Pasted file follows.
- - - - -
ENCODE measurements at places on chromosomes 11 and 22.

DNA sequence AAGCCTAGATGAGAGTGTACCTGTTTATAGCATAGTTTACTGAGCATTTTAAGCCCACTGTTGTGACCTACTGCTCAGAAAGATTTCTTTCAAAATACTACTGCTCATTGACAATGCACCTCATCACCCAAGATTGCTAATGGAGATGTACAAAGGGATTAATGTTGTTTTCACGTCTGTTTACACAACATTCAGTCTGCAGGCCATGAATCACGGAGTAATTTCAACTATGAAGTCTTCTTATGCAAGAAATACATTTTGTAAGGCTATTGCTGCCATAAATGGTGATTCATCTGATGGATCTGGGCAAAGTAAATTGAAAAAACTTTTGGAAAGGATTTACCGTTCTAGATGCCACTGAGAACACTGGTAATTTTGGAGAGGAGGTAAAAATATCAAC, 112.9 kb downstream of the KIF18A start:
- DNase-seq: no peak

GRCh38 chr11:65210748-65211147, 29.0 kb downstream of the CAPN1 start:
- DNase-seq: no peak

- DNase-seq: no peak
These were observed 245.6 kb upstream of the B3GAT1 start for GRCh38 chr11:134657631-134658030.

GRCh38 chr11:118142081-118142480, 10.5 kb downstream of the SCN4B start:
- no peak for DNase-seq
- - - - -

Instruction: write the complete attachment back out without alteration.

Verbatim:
ENCODE measurements at places on chromosomes 11 and 22.

DNA sequence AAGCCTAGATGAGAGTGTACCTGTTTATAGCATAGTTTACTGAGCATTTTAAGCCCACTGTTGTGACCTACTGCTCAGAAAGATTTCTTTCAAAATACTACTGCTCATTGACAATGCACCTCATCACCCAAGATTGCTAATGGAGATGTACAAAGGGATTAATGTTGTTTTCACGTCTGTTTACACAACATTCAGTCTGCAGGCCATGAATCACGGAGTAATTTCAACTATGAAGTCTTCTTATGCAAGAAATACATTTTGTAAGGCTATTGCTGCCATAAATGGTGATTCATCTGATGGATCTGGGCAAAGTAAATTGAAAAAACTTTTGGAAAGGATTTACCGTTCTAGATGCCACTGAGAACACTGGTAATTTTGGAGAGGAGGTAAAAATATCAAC, 112.9 kb downstream of the KIF18A start:
- DNase-seq: no peak

GRCh38 chr11:65210748-65211147, 29.0 kb downstream of the CAPN1 start:
- DNase-seq: no peak

- DNase-seq: no peak
These were observed 245.6 kb upstream of the B3GAT1 start for GRCh38 chr11:134657631-134658030.

GRCh38 chr11:118142081-118142480, 10.5 kb downstream of the SCN4B start:
- no peak for DNase-seq